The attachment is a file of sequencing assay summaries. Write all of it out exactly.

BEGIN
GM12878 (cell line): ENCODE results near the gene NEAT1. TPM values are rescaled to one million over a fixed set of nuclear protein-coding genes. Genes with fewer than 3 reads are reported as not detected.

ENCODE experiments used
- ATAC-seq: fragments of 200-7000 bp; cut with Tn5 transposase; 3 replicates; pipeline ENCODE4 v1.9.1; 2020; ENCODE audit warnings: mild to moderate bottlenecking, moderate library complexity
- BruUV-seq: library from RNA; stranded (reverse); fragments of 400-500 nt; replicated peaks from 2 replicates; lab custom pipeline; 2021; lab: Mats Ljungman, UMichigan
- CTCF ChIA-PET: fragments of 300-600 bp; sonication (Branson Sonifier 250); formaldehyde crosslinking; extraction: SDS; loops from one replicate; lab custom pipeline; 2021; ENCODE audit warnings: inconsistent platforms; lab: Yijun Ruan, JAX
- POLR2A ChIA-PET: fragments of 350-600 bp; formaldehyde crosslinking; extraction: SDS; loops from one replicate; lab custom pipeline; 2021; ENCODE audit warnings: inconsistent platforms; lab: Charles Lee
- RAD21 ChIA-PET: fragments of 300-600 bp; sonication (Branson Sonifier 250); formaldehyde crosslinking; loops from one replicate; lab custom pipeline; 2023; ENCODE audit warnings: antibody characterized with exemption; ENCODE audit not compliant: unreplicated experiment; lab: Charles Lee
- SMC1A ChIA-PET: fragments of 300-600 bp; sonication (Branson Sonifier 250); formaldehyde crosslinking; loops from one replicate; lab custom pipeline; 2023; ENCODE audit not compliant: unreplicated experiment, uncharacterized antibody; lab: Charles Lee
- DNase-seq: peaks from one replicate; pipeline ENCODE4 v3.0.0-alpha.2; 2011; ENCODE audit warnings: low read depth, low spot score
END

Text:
GM12878 (cell line): ENCODE results near the gene NEAT1. TPM values are rescaled to one million over a fixed set of nuclear protein-coding genes. Genes with fewer than 3 reads are reported as not detected.

ENCODE experiments used
- ATAC-seq: fragments of 200-7000 bp; cut with Tn5 transposase; 3 replicates; pipeline ENCODE4 v1.9.1; 2020; ENCODE audit warnings: mild to moderate bottlenecking, moderate library complexity
- BruUV-seq: library from RNA; stranded (reverse); fragments of 400-500 nt; replicated peaks from 2 replicates; lab custom pipeline; 2021; lab: Mats Ljungman, UMichigan
- CTCF ChIA-PET: fragments of 300-600 bp; sonication (Branson Sonifier 250); formaldehyde crosslinking; extraction: SDS; loops from one replicate; lab custom pipeline; 2021; ENCODE audit warnings: inconsistent platforms; lab: Yijun Ruan, JAX
- POLR2A ChIA-PET: fragments of 350-600 bp; formaldehyde crosslinking; extraction: SDS; loops from one replicate; lab custom pipeline; 2021; ENCODE audit warnings: inconsistent platforms; lab: Charles Lee
- RAD21 ChIA-PET: fragments of 300-600 bp; sonication (Branson Sonifier 250); formaldehyde crosslinking; loops from one replicate; lab custom pipeline; 2023; ENCODE audit warnings: antibody characterized with exemption; ENCODE audit not compliant: unreplicated experiment; lab: Charles Lee
- SMC1A ChIA-PET: fragments of 300-600 bp; sonication (Branson Sonifier 250); formaldehyde crosslinking; loops from one replicate; lab custom pipeline; 2023; ENCODE audit not compliant: unreplicated experiment, uncharacterized antibody; lab: Charles Lee
- DNase-seq: peaks from one replicate; pipeline ENCODE4 v3.0.0-alpha.2; 2011; ENCODE audit warnings: low read depth, low spot score